Compare any two graphics cards:
GeForce GTX 560 Ti vs Geforce GTX 690
IntroThe GeForce GTX 560 Ti comes with a GPU core speed of 822 MHz, and the 1024 MB of GDDR5 memory is set to run at 1002 MHz through a 256-bit bus. It also is comprised of 384 SPUs, 64 Texture Address Units, and 32 Raster Operation Units.
Compare all that to the Geforce GTX 690, which makes use of a 28 nm design. nVidia has clocked the core speed at 915 MHz. The GDDR5 memory works at a speed of 1502 MHz on this card. It features 1536 SPUs as well as 128 TAUs and 32 Rasterization Operator Units.
(No game benchmarks for this combination yet.)
Power Usage and Theoretical Benchmarks
Power Consumption (Max TDP)
Performance-wise, the Geforce GTX 690 should in theory be much better than the GeForce GTX 560 Ti overall. (explain)
Texel RateThe Geforce GTX 690 should be much (approximately 345%) faster with regards to texture filtering than the GeForce GTX 560 Ti. (explain)
Pixel RateIf running with a high resolution is important to you, then the Geforce GTX 690 is a better choice, by far. (explain)
Please note that the above 'benchmarks' are all just theoretical - the results were calculated based on the card's specifications, and real-world performance may (and probably will) vary at least a bit.
One or more cards in this comparison are multi-core. This means that their bandwidth, texel and pixel rates are theoretically doubled - this does not mean the card will actually perform twice as fast, but only that it should in theory be able to. Actual game benchmarks will give a more accurate idea of what it's capable of.
Please note that the price comparisons are based on search keywords - sometimes it might show cards with very similar names that are not exactly the same as the one chosen in the comparison. We do try to filter out the wrong results as best we can, though.
Memory Bandwidth: Bandwidth is the maximum amount of information (in units of MB per second) that can be transported past the external memory interface in one second. The number is calculated by multiplying the card's bus width by the speed of its memory. If the card has DDR RAM, the result should be multiplied by 2 once again. If it uses DDR5, multiply by 4 instead. The better the memory bandwidth, the better the card will be in general. It especially helps with AA, HDR and higher screen resolutions.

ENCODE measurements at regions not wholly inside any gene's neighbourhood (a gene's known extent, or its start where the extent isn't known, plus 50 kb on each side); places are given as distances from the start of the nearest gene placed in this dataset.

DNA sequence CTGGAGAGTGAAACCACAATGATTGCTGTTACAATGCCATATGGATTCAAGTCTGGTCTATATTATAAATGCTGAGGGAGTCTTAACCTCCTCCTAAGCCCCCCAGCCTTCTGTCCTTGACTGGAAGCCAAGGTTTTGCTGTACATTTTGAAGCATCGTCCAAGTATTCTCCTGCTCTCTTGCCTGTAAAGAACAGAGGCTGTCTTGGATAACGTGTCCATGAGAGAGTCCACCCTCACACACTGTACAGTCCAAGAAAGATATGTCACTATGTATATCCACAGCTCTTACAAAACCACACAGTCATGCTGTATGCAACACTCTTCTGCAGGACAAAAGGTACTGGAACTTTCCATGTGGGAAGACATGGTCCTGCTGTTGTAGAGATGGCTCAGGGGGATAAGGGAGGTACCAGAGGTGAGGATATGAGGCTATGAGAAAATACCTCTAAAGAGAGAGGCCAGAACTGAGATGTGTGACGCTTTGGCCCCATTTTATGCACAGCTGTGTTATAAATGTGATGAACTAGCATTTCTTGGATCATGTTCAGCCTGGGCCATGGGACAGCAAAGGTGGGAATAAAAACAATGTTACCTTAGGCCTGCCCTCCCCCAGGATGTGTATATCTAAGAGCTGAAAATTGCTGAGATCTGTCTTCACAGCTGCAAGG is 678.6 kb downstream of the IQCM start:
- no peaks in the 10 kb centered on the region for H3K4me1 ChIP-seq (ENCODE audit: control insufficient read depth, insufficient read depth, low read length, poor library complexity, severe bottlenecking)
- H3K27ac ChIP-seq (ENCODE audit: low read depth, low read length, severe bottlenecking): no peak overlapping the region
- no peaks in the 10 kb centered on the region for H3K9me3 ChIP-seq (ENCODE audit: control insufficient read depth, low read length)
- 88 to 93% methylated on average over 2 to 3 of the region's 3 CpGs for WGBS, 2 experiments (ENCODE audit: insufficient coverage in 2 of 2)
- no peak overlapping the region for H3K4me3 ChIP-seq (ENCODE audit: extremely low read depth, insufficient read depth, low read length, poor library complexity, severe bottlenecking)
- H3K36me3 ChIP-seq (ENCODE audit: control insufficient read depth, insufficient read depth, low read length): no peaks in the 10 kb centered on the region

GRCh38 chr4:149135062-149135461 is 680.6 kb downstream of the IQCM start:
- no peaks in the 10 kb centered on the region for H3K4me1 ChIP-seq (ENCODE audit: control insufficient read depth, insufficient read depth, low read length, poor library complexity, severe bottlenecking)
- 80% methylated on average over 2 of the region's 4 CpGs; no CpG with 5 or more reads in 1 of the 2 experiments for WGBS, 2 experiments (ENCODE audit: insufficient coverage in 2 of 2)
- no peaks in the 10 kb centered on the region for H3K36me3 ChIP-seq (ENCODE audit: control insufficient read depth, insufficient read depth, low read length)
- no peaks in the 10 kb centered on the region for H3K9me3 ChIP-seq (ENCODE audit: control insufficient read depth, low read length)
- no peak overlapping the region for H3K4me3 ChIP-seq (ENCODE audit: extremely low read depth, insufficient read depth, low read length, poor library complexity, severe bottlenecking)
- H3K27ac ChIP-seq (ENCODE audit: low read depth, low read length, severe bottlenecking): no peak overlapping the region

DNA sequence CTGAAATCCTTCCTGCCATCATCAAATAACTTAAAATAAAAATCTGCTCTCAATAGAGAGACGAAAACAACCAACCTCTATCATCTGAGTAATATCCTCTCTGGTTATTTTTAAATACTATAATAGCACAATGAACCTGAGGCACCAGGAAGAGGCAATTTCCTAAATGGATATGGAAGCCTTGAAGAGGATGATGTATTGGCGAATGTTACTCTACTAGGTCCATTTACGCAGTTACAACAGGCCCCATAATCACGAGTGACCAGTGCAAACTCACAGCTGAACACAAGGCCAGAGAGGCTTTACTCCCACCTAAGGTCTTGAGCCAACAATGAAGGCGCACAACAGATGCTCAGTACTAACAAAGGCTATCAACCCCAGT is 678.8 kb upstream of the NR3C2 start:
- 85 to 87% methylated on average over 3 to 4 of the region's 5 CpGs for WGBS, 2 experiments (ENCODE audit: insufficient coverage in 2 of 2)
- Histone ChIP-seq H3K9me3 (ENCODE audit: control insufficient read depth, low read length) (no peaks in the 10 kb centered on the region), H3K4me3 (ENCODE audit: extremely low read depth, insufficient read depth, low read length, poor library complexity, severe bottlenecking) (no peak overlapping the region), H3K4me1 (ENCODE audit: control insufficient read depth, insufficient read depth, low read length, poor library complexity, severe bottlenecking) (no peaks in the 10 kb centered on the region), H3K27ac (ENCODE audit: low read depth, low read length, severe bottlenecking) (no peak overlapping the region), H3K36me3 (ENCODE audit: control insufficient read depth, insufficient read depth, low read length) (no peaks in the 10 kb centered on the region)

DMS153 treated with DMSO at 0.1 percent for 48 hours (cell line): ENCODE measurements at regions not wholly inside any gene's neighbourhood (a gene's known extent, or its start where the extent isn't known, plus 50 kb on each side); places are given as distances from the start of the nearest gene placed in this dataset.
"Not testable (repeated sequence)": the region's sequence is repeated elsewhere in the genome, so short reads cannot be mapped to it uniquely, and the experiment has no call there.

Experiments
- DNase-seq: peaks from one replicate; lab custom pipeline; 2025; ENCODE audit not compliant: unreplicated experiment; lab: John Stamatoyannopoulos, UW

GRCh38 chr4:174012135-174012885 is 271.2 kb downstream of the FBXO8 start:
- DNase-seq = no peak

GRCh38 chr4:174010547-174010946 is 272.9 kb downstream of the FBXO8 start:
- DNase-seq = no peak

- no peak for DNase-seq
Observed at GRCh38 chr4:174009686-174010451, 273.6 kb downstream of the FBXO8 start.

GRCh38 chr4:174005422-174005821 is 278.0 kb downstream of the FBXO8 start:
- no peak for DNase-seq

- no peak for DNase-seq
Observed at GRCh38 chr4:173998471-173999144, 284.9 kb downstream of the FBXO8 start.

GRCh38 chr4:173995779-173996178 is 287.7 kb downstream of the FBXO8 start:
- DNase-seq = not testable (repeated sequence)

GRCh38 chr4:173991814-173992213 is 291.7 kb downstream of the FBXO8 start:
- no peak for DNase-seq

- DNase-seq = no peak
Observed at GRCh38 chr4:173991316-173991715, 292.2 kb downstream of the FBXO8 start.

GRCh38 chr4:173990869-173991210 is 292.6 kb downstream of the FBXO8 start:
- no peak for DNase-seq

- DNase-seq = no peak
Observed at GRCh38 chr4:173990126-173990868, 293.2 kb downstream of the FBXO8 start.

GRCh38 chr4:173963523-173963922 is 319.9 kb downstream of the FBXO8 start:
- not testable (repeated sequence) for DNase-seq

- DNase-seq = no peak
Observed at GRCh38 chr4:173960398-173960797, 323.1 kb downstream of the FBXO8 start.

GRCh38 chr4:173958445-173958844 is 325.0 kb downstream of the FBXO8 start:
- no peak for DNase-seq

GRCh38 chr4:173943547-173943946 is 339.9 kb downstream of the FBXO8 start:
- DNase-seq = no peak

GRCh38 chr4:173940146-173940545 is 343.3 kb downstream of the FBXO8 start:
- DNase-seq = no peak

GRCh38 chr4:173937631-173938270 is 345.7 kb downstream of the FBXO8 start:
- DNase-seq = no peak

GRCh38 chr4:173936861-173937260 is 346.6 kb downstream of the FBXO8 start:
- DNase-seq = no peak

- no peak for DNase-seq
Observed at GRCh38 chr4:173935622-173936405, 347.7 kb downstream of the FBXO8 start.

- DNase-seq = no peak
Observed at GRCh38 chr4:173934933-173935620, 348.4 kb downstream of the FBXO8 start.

Texel Rate: Texel rate is the maximum number of texture map elements (texels) that can be applied per second. This number is worked out by multiplying the total number of texture units by the core speed of the chip. The better the texel rate, the better the card will be at handling texture filtering (anisotropic filtering - AF). It is measured in millions of texels applied in one second.
Pixel Rate: Pixel rate is the maximum amount of pixels that the graphics card can possibly record to its local memory in one second - measured in millions of pixels per second. Pixel rate is worked out by multiplying the number of colour ROPs by the the core speed of the card. ROPs (Raster Operations Pipelines - aka Render Output Units) are responsible for outputting the pixels (image) to the screen. The actual pixel rate also depends on lots of other factors, especially the memory bandwidth of the card - the lower the bandwidth is, the lower the ability to get to the maximum fill rate.